A Texas woman shot a would-be carjacker in the face last Wednesday night to protect her two young sons who were located in the vehicle, FOX 4 reports.
Michelle Booker-Hicks, the victim, was candid about the encounter and why she opted to use force in defense of herself and her 2 and 4-year-old sons.
“I wasn’t necessarily worried about my car,” she said. “I was more worried about my kids.”
“I’m not a killer or anything, but I do believe in defending what’s mine,” she continued. “I hope that woke him up.”
The incident started around 10 p.m. when Booker-Hicks was paying for gas at a Shell station located on Interstate 35 in Dallas.
Suddenly, a strange man hopped into her vehicle, which was still running. Booker-Hicks immediately took action.
“I proceeded to jump in my backseat and told the gentleman to stop, to get out the car. He would not get out of the car. He turned around and looked at me,” she said. “I reached over the armrest to get my glove compartment and that’s when I fired at him once I got the gun from my glove compartment.”
The projectile struck the perp just under his right eye, which caused him to crash the car into a nearby fence. Wounded, he got out of the car and collapsed in the middle of the street. Police later identified him as 36-year-old Ricky Wright. He was taken to a local hospital where he was said to be in serious but stable condition.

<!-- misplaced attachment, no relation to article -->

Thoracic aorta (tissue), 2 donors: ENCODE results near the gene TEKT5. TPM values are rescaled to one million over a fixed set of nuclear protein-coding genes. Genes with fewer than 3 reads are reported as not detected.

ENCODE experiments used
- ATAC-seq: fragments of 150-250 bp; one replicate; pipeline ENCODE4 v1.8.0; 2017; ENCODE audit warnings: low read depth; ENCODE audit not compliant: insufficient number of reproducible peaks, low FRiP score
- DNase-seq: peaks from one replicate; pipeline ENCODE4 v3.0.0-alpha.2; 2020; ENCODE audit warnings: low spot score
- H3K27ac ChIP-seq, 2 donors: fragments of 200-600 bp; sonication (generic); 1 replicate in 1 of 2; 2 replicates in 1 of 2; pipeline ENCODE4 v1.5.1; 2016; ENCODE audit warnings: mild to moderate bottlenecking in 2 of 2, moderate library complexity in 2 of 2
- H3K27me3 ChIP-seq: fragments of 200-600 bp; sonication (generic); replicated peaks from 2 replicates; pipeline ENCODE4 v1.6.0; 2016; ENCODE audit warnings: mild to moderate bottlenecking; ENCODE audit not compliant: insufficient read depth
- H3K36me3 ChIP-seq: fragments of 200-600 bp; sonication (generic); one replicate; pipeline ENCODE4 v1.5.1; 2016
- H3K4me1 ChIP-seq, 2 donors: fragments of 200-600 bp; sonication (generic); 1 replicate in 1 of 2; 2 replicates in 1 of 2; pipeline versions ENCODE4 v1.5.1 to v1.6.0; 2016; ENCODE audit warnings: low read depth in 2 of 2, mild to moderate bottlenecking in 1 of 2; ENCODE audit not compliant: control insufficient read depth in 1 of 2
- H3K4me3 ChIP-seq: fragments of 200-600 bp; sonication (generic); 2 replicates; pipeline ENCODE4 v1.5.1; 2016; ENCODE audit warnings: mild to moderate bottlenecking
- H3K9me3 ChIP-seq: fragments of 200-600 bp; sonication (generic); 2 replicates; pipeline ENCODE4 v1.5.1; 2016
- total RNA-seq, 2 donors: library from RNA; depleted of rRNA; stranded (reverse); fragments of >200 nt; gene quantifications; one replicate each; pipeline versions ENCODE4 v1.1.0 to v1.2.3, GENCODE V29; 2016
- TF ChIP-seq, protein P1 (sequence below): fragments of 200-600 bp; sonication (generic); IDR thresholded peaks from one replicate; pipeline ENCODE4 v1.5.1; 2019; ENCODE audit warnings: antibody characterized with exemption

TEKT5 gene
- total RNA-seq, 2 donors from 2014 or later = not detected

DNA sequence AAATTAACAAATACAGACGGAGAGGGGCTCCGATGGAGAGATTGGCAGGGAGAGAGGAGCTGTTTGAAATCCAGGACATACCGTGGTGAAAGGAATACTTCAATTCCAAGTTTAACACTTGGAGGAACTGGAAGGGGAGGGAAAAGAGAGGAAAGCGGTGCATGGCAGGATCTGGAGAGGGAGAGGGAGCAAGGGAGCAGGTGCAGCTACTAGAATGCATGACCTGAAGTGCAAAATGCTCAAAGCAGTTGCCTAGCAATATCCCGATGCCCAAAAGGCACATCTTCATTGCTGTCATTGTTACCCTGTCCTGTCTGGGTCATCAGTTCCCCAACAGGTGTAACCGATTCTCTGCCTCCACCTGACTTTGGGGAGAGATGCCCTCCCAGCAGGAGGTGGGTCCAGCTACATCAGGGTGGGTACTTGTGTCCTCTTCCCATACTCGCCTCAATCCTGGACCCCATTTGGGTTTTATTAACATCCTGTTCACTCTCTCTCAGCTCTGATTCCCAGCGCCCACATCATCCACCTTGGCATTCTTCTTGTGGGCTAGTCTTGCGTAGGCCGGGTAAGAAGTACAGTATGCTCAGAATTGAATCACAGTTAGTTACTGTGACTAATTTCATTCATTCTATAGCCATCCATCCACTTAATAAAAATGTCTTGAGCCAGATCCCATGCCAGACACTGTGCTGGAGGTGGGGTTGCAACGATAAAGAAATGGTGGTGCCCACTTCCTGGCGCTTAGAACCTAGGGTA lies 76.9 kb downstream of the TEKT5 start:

No one else was injured.
Wright has an extensive criminal history, including charges for drugs, assault, family violence, arson, theft, making a terroristic threat and resisting arrest. Following this foiled attempt to take Booker-Hick’s vehicle, he now will also face charges for unlawful restraint and unauthorized use of a motor vehicle.
Questions emerged as to whether Booker-Hicks would face charges for leaving her children unattended or using a firearm against Wright. Local attorney Toby Shook indicated to the news station that it’s unlikely given the known facts of the case.
“When children are involved, obviously the authorities are going to be very understanding of that,” Shook said. “The law says that if a reasonable person in her situation would have acted the same way, found it immediately necessary to protect herself or a third party, in this case her children, then that’s legitimate self-defense.”
Booker-Hicks said that she recently acquired the handgun for self-defense and does not yet have a concealed carry permit. In Texas, one doesn’t need a permit to carry a firearm in their vehicle.